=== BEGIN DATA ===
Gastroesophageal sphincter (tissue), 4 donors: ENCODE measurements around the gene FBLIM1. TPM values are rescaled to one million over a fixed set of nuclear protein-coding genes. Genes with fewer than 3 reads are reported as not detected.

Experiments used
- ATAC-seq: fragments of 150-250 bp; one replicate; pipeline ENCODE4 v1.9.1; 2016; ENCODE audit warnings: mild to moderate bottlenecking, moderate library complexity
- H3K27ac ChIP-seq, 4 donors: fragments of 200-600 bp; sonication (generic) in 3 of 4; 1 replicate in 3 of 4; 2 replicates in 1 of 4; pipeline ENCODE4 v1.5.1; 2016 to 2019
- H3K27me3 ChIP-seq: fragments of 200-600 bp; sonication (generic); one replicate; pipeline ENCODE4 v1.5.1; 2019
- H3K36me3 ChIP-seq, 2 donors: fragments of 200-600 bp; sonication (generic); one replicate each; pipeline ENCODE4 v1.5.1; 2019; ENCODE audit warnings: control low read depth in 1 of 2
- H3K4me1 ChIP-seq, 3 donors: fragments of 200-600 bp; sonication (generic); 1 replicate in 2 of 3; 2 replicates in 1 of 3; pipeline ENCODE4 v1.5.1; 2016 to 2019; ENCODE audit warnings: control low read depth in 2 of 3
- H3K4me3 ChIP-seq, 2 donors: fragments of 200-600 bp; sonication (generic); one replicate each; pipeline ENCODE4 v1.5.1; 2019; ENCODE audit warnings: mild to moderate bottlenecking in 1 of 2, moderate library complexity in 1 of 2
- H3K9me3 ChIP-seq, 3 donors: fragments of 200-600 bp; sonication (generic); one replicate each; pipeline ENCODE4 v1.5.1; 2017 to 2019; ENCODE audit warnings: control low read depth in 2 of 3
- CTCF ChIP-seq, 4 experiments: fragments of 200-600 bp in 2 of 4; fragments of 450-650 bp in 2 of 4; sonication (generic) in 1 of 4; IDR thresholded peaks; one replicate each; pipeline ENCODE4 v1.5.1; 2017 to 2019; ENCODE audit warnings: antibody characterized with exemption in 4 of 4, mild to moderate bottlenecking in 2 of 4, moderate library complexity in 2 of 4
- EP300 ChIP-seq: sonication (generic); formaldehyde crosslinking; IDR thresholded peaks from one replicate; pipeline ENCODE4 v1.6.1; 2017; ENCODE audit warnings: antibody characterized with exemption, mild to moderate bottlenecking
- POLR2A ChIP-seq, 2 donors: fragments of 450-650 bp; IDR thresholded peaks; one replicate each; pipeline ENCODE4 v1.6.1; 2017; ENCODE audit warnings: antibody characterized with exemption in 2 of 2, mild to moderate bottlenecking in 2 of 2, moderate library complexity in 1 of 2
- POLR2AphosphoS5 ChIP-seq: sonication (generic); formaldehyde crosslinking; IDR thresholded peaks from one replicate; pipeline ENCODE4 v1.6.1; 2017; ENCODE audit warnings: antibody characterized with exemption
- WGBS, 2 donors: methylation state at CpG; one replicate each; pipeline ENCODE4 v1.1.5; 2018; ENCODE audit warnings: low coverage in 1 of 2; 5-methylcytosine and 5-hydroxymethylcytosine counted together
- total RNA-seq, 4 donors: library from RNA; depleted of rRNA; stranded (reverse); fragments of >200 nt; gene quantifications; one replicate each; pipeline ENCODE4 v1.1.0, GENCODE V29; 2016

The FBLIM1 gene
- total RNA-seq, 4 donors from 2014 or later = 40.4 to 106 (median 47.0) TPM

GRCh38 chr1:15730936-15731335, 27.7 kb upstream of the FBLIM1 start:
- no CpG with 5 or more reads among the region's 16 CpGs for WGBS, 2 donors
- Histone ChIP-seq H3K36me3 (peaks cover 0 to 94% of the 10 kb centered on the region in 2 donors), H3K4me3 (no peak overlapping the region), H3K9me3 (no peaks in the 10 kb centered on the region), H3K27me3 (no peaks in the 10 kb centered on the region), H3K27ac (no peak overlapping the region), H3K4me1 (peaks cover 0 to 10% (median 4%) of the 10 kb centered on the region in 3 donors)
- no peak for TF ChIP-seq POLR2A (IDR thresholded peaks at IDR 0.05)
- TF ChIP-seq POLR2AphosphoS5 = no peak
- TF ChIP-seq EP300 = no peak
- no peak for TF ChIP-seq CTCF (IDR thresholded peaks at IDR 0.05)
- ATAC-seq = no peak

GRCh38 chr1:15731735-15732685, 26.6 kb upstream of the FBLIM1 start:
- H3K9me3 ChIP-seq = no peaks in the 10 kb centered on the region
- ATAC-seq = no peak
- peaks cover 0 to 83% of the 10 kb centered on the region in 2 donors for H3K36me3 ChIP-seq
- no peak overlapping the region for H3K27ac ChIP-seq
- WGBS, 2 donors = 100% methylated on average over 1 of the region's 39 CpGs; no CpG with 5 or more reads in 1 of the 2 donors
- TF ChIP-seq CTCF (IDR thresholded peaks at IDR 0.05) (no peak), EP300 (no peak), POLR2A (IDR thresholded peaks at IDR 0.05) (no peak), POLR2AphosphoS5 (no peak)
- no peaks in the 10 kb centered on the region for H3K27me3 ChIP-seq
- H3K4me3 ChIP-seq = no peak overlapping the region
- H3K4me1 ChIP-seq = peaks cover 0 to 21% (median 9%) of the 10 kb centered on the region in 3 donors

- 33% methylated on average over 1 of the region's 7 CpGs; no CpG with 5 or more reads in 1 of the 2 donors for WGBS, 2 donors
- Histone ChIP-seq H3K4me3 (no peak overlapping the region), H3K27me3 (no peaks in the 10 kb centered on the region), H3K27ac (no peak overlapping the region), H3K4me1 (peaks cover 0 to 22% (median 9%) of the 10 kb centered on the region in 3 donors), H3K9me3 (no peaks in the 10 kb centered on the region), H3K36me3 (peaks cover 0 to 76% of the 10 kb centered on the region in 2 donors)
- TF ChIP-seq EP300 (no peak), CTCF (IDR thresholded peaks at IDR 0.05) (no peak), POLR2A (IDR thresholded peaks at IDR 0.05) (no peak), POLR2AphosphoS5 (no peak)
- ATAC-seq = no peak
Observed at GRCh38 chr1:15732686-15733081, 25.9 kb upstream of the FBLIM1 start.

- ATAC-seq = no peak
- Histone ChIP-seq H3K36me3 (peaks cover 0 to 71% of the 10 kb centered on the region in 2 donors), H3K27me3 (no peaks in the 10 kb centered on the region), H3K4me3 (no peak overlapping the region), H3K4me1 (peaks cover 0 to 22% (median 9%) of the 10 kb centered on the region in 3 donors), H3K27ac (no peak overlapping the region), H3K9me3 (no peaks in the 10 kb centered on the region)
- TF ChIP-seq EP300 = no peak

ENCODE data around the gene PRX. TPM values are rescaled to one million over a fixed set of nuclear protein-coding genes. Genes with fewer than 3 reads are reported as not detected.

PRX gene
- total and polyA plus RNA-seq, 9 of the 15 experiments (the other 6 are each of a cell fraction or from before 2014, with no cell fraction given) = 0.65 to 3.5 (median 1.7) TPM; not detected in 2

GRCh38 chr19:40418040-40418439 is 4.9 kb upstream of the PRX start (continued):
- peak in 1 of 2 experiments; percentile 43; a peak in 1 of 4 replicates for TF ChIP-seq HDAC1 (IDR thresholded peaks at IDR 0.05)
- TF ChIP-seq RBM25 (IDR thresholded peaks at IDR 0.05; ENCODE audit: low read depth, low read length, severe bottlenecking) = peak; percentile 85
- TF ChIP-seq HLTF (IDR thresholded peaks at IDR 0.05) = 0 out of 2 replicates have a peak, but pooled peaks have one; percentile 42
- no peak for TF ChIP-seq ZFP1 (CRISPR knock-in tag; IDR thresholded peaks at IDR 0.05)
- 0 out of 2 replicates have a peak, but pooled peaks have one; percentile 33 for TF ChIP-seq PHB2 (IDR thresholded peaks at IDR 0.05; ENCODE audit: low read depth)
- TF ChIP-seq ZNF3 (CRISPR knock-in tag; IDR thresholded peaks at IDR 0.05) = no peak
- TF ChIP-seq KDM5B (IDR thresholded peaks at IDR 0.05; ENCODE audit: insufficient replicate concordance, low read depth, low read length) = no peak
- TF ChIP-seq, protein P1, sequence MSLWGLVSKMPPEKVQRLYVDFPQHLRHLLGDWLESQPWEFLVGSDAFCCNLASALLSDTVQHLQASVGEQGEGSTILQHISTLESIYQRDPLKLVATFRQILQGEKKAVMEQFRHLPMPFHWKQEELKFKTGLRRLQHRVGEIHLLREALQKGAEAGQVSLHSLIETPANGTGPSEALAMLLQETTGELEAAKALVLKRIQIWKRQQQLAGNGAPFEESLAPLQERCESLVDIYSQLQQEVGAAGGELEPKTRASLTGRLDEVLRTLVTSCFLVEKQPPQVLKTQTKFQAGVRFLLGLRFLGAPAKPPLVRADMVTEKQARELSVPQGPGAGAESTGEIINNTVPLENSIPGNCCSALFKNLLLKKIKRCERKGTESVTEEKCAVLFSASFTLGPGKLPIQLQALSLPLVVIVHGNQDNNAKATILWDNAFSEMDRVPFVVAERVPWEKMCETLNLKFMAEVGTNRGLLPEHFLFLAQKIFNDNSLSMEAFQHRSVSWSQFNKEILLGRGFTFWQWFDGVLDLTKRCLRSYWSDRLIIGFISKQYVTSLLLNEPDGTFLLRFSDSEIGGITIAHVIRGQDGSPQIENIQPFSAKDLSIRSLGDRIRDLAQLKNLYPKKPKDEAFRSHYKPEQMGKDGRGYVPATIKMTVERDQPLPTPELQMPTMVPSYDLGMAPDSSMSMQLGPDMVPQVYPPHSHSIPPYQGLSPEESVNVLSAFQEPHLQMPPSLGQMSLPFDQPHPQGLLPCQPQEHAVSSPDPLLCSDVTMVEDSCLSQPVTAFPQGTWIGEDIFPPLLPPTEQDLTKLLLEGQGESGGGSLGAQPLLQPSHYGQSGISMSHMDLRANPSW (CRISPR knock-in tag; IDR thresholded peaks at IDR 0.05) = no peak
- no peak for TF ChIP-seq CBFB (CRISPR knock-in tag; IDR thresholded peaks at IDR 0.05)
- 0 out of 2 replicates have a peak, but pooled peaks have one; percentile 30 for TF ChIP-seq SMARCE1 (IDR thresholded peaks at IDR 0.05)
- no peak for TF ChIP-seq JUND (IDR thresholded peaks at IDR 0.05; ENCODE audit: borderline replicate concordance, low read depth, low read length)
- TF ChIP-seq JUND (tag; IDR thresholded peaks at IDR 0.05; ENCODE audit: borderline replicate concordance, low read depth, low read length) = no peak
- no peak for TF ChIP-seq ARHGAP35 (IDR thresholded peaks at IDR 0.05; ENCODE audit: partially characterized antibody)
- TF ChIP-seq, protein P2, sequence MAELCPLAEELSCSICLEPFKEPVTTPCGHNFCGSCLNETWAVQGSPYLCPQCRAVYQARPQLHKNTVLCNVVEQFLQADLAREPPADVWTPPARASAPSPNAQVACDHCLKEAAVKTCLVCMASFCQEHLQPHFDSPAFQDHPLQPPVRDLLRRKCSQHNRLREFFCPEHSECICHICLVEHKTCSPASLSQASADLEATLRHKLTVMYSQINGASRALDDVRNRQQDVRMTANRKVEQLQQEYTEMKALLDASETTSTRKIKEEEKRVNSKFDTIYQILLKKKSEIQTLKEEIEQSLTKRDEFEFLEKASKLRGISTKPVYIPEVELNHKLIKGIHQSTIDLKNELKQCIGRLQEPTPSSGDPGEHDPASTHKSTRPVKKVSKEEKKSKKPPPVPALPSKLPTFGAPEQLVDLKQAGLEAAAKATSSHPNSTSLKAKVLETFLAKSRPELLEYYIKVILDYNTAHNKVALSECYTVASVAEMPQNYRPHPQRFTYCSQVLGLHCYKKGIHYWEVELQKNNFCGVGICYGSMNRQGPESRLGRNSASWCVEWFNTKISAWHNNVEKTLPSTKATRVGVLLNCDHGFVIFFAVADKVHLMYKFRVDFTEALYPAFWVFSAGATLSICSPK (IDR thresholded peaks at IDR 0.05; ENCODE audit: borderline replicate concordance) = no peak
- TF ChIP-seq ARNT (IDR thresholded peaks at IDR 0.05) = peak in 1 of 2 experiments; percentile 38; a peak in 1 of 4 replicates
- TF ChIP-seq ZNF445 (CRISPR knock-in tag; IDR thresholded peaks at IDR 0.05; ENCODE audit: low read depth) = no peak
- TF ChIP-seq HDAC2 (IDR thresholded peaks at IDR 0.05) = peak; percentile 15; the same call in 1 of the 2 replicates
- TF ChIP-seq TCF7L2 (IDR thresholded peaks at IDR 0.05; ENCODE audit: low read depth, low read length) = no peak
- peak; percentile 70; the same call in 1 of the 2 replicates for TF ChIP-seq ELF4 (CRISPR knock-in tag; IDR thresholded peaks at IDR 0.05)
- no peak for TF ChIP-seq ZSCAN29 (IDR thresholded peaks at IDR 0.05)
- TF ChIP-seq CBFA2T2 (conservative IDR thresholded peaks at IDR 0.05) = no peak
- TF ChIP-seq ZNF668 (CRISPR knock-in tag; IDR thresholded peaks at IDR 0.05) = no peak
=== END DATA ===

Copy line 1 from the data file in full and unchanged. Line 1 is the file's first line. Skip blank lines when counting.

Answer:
Gastroesophageal sphincter (tissue), 4 donors: ENCODE measurements around the gene FBLIM1. TPM values are rescaled to one million over a fixed set of nuclear protein-coding genes. Genes with fewer than 3 reads are reported as not detected.